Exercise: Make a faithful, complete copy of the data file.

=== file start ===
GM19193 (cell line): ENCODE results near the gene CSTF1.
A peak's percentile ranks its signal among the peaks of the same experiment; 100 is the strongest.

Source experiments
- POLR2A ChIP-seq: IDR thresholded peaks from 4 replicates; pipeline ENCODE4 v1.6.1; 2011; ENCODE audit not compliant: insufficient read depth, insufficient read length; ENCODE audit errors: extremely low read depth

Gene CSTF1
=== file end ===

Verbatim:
GM19193 (cell line): ENCODE results near the gene CSTF1.
A peak's percentile ranks its signal among the peaks of the same experiment; 100 is the strongest.

Source experiments
- POLR2A ChIP-seq: IDR thresholded peaks from 4 replicates; pipeline ENCODE4 v1.6.1; 2011; ENCODE audit not compliant: insufficient read depth, insufficient read length; ENCODE audit errors: extremely low read depth

Gene CSTF1